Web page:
129

Being a beginner to React world, I want to understand in depth what happens when I use {this.props.children} and what are the situations to use the same. What is the relevance of it in below code snippet?

render() {
  if (this.props.appLoaded) {
    return (
      <div>
        <Header
          appName={this.props.appName}
          currentUser={this.props.currentUser}
        />
        {this.props.children}
      </div>
    );
  }
}
191

What even is ‘children’?

The React docs say that you can use props.children on components that represent ‘generic boxes’ and that don’t know their children ahead of time. For me, that didn’t really clear things up. I’m sure for some, that definition makes perfect sense but it didn’t for me.

My simple explanation of what this.props.children does is that it is used to display whatever you include between the opening and closing tags when invoking a component.

A simple example:

Here’s an example of a stateless function that is used to create a component. Again, since this is a function, there is no this keyword so just use props.children

const Picture = (props) => {
  return (
    <div>
      <img src={props.src}/>
      {props.children}
    </div>
  )
}

This component contains an <img> that is receiving some props and then it is displaying {props.children}.

Whenever this component is invoked {props.children} will also be displayed and this is just a reference to what is between the opening and closing tags of the component.

//App.js
render () {
  return (
    <div className='container'>
      <Picture key={picture.id} src={picture.src}>
          //what is placed here is passed as props.children  
      </Picture>
    </div>
  )
}

Instead of invoking the component with a self-closing tag <Picture /> if you invoke it will full opening and closing tags <Picture> </Picture> you can then place more code between it.

This de-couples the <Picture> component from its content and makes it more reusable.

Reference: A quick intro to React’s props.children

| improve this answer | |
  • 1
    @Nimmy when using {props.children} we don't have performance issue, just need passed component as props. and when we can using children inside the child component don't need to use {props.children} – Soroush Chehresa Apr 7 '18 at 12:17
  • 1
    Example is from codeburst.io/… – Alpit Anand Feb 3 '19 at 10:44
  • 1
    @AlpitAnand You can see reference at the end of the answer :| – Soroush Chehresa Feb 3 '19 at 10:48
  • 1
    Thanks a lot. Very nicely explained. – Alok Ranjan Aug 10 at 10:48
  • 1
    I like how you used quotes for your text. – dawn Sep 17 at 16:57
24

I assume you're seeing this in a React component's render method, like this (edit: your edited question does indeed show that):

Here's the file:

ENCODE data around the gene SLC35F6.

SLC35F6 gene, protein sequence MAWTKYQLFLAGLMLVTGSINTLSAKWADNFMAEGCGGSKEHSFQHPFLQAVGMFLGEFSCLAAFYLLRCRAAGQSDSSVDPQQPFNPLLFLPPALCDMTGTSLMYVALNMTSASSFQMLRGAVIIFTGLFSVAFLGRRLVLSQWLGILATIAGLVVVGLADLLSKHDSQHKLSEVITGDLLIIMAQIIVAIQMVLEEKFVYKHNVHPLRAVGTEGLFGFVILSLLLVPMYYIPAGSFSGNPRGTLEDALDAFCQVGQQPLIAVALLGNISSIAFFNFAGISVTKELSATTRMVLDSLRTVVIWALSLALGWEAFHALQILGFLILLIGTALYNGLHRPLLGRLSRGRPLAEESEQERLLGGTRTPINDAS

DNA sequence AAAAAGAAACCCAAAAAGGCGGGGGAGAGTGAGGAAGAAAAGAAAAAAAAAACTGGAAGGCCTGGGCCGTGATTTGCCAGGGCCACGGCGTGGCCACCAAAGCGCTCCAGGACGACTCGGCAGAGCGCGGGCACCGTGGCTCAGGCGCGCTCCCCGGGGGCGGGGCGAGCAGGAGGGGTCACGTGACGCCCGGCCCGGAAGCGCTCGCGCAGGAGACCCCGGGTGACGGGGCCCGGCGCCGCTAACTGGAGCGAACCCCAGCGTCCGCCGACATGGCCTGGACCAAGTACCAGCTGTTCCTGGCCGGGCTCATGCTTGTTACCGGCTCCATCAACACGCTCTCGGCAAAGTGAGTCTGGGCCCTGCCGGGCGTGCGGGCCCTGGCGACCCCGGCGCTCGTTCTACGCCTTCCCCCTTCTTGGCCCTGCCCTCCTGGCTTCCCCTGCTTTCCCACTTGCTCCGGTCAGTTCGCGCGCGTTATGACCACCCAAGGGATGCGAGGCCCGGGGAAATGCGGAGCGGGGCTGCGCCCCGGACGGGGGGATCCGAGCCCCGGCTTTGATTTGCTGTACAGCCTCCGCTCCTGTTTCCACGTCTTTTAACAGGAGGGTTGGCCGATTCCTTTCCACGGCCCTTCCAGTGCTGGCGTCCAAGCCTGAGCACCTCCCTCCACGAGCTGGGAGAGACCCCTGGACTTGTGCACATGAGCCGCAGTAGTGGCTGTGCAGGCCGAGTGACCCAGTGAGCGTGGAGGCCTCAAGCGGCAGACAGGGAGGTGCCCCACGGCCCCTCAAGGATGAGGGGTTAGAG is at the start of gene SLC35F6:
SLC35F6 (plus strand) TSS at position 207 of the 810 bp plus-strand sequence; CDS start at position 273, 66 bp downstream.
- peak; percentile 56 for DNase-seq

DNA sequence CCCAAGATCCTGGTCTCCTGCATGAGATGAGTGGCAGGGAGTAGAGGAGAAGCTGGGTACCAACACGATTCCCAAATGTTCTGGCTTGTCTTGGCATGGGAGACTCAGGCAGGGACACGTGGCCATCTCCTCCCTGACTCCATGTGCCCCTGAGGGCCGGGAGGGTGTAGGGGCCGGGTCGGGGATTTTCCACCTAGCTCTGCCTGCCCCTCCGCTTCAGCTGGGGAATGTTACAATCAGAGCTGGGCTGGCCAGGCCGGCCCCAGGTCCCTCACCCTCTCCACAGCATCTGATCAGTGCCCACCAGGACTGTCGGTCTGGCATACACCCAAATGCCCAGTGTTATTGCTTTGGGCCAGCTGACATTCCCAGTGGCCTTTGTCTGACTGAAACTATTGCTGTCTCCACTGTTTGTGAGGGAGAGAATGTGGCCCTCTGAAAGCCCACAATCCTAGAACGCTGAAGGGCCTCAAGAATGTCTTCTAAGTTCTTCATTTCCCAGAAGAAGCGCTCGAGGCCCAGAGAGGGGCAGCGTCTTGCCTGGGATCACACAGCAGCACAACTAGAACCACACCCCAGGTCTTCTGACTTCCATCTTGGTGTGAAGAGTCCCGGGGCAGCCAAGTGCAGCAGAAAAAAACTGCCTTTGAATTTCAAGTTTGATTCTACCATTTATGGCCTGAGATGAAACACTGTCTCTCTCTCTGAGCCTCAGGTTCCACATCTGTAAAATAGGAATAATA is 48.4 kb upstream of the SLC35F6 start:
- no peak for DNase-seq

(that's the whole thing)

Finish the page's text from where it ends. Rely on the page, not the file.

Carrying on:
class Example extends React.Component {
  render() {
    return <div>
      <div>Children ({this.props.children.length}):</div>
      {this.props.children}
    </div>;
  }
}

class Widget extends React.Component {
  render() {
    return <div>
      <div>First <code>Example</code>:</div>
      <Example>
        <div>1</div>
        <div>2</div>
        <div>3</div>
      </Example>
      <div>Second <code>Example</code> with different children:</div>
      <Example>
        <div>A</div>
        <div>B</div>
      </Example>
    </div>;
  }
}

ReactDOM.render(
  <Widget/>,
  document.getElementById("root")
);
<div id="root"></div>
<script src="https://cdnjs.cloudflare.com/ajax/libs/react/15.1.0/react.min.js"></script>
<script src="https://cdnjs.cloudflare.com/ajax/libs/react/15.1.0/react-dom.min.js"></script>

children is a special property of React components which contains any child elements defined within the component, e.g. the divs inside Example above. {this.props.children} includes those children in the rendered result.

...what are the situations to use the same

You'd do it when you want to include the child elements in the rendered output directly, unchanged; and not if you didn't.

| improve this answer | |
  • If reusability is not concerned for the child nodes, is there any performance difference when calling the {props.children} from child component than using it inside the child component? – nim007 Apr 7 '18 at 11:55
  • @Nimmy: I'm sorry, I don't know what you mean by *"...than using it inside the child component". – T.J. Crowder Apr 7 '18 at 12:16
  • I meant "calling {this.props.children} in the child component than writing the nodes directly in the respective child component". – nim007 Apr 7 '18 at 12:47
  • 2
    @Nimmy I am assuming you are thinking why should I put {this.props.children} instead I can write it down, I know it. If that is the case please do that and have a slight advantage in performance. But your component will be static, it cant be reused with set of different children in a different place in your codebase. – Subin Sebastian Apr 7 '18 at 13:39
  • 2
    @ssk: Ah! Nice one. Nimmy - Yes, you could write the children directly in your render, but they it would be the same children in every instance. By accepting child elements (where appropriate), each instance of your component can have different content. I've updated the example in the answer. – T.J. Crowder Apr 7 '18 at 13:56
4

props.children represents the content between the opening and the closing tags when invoking/rendering a component:

const Foo = props => (
  <div>
    <p>I'm {Foo.name}</p>
    <p>abc is: {props.abc}</p>

    <p>I have {props.children.length} children.</p>
    <p>They are: {props.children}.</p>
    <p>{Array.isArray(props.children) ? 'My kids are an array.' : ''}</p>
  </div>
);

const Baz = () => <span>{Baz.name} and</span>;
const Bar = () => <span> {Bar.name}</span>;

invoke/call/render Foo:

<Foo abc={123}>
  <Baz />
  <Bar />
</Foo>

props and props.children

| improve this answer | |
  • 1
    Thanks. That was far simpler, more succinct and a useful demonstration. – Ken Ingram Oct 21 at 22:42

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